It was my grandfathers wake, not funeral, but I think it still counts. My grandma had Alzheimer's that was getting worse and worse. Everyone was going through the line saying their goodbyes to my grandfather in his casket. Don't know who it was but after one couple had said their goodbyes, they stopped to say hello to my grandma. They asked her how she was doing and she replied, "I'm doing great, but you should see Tom...he's not doing so hot" and gestured with her thumb towards his casket. She was so sweet and literally had no idea he had passed away...I know it sounds sad but her (unknowing) humor lightened all of our moods and we died laughing. That poor couple.
Someone near me greeted one of the deceased person's parents, and said: "Thank you for coming."
They didn't know who the person (parent) was.
My grandma was my favorite person. She was a fire cracker who almost always got her way, and also the type of person who everyone considers family from the moment they meet her. Literally every adult I knew called her "Ma" (including the CEO of one of the biggest tech companies in the 90's, for whom she was the Executive Assistant). She died a slow painful death from pancreatic cancer. This gave her a lot of time to think about and plan for her funeral, which is not something typical of Jewish services. She made lots of crude jokes about what food to serve during Shiva and what her obituary should say but one thing She was VERY clear and serious about was wanting everything to be as short and light as possible.
When she passed and we went to the funeral home we were very clear with what we (she) wanted and needed and the Rabbi agreed to do what we (she) had asked. However, when we got to the gravesite he went on and on and on and on and on and on (and on and on). There had been a really heavy rain the night before and morning of the funeral, so there was a tent over the area near her grave. The rain let up just before we got to the grave from the Temple and even though the tent had collapsed in a few parts due to pools of water, it was still standing. As the Rabbi is yammering away well past his agreed upon time frame a gust of wind comes out of nowhere and knocks ONE puddle off the tent, the puddle the Rabbi was standing directly under, soaking him and abruptly ending the service.
We all went from crying to hysterically laughing instantly. Say what you want, but from what we could tell there is no reason only THAT puddle was dumped off the tent or that the Rabbi was the only one soaked. We all agree Grandma was there to ensure she got what she wanted.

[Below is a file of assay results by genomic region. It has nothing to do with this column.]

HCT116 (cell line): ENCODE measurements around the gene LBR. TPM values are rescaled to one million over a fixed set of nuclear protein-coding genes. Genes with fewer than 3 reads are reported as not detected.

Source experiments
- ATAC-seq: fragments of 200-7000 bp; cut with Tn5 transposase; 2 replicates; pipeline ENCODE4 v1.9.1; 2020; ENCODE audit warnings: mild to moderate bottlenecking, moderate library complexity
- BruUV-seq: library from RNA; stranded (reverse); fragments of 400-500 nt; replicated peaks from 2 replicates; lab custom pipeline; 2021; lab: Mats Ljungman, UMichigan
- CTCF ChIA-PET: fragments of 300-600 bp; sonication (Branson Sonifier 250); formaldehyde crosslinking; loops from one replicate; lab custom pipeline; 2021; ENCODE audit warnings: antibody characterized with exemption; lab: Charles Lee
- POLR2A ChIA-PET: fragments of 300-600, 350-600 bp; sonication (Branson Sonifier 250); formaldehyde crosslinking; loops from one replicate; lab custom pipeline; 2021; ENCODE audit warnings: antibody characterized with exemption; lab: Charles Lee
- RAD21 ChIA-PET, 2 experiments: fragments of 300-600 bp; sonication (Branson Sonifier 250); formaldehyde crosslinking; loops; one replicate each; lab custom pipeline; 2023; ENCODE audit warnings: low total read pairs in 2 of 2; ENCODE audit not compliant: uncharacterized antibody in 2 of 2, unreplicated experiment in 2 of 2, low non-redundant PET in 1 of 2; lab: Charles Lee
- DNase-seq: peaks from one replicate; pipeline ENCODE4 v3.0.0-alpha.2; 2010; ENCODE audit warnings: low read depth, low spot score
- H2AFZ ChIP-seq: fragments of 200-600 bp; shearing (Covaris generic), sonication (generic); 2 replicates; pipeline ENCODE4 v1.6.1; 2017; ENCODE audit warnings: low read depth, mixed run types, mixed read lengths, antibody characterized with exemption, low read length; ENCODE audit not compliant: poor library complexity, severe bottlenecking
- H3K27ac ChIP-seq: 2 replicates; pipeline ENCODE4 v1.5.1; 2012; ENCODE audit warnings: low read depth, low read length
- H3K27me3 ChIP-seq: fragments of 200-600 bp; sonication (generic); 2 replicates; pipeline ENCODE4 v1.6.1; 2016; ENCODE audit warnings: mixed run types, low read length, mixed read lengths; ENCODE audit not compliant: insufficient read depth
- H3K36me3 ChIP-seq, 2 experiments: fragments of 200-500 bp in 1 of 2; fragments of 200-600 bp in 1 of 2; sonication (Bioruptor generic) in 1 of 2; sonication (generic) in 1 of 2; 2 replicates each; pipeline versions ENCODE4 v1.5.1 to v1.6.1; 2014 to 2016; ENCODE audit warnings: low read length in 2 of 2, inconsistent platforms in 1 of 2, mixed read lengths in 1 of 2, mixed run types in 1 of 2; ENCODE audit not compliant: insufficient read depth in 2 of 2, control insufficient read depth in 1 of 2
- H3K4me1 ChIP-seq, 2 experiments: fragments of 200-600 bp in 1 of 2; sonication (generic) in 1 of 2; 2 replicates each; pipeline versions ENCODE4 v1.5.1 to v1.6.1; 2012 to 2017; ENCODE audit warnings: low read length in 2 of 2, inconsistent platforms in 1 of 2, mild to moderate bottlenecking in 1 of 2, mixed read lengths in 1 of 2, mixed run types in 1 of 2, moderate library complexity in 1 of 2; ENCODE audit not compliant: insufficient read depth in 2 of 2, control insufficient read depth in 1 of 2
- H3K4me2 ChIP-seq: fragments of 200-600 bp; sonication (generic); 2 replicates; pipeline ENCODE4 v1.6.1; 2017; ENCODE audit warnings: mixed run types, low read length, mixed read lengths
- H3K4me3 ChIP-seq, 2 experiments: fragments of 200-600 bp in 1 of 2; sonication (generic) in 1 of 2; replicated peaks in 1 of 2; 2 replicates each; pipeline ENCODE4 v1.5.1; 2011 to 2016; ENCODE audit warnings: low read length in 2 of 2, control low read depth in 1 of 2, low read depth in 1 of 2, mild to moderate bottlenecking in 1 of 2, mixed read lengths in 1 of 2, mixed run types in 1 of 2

I came so close to laughing at my wife's father's funeral. It was a Jewish funeral and the rabbi was going to blow the shofar (that ram's horn thing), and he talked about what it was going to symbolize and all, but he pronounced it exactly like "chauffeur" so I was just picturing him talking about how he was going to blow a chauffeur and it was going to be so beautiful and meaningful. So that had me on the edge. But then when he actually blew the thing he was really bad at it and it was the most comical noodly squeaky farty sound that I came really, perilously close to cracking up. If I had, I might not be married today.
The priest went to the bathroom during the eulogies. He forgot to turn his little microphone off. I knew my grandfather (the deceased) would have been laughing his ass off.
Luckily it was just peeing, BUT it was very obviously peeing. Right in the middle of a heartfelt story too. Several of us were cracking up pretty good during the whole thing.
Racism is an insidious, and unfortunately prevalent, force in all of our daily lives. Maybe we're on the receiving end of it, being treated differently and losing opportunities because of others' preconceived notions.
Or maybe we're on the other side of things. Even those who aren't actively racist or discriminatory still have to process the world through the filters of the things they've been told about people who are different.